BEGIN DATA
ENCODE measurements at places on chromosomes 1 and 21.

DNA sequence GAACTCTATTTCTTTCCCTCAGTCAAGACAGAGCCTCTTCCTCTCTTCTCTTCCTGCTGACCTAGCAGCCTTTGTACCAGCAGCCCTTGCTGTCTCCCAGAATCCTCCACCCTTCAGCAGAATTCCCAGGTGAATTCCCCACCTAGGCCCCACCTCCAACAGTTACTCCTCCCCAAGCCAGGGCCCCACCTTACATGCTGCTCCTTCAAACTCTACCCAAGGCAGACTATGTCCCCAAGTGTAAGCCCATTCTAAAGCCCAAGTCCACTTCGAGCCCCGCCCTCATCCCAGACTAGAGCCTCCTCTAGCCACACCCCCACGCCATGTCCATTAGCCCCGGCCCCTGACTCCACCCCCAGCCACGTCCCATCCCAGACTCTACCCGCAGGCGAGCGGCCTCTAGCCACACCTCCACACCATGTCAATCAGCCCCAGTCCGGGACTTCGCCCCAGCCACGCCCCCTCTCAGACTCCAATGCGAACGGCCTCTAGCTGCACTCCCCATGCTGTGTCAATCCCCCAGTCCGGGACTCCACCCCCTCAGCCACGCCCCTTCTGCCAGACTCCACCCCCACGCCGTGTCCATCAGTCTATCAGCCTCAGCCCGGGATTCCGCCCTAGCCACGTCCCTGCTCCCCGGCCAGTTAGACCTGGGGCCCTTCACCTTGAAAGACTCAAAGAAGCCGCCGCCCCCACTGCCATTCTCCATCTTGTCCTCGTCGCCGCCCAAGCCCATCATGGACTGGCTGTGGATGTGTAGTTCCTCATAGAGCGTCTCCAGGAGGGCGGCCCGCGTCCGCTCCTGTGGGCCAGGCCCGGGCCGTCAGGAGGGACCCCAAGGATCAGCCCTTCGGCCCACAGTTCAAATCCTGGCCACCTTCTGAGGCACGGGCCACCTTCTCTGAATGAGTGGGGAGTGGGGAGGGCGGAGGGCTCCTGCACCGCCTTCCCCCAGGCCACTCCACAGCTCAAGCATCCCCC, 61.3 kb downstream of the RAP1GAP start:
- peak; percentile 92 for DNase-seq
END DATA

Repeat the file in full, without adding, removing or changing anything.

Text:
ENCODE measurements at places on chromosomes 1 and 21.

DNA sequence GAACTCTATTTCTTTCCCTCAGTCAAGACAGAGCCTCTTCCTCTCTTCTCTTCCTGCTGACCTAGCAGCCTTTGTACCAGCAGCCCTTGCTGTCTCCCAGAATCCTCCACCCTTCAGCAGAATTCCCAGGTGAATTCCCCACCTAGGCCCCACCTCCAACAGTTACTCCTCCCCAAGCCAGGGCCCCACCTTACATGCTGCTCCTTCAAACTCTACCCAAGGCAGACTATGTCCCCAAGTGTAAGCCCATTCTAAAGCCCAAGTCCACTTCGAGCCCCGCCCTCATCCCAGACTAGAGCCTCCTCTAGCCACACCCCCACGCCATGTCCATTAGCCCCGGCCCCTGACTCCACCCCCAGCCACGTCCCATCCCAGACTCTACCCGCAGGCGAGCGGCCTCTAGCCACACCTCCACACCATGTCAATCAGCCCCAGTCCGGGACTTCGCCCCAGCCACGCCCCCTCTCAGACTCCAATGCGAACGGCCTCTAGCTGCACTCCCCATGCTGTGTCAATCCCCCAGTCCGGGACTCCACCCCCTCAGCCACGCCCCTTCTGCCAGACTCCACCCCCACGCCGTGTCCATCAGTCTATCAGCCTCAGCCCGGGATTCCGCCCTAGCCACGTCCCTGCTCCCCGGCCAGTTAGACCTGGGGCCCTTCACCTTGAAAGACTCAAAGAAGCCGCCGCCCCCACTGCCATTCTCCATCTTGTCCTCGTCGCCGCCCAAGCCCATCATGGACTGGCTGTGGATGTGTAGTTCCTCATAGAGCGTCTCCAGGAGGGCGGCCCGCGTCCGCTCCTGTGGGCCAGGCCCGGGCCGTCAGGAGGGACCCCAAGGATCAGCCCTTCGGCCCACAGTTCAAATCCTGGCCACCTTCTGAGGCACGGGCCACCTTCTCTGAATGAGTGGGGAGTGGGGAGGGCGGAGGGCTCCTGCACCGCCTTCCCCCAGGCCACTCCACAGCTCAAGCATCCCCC, 61.3 kb downstream of the RAP1GAP start:
- peak; percentile 92 for DNase-seq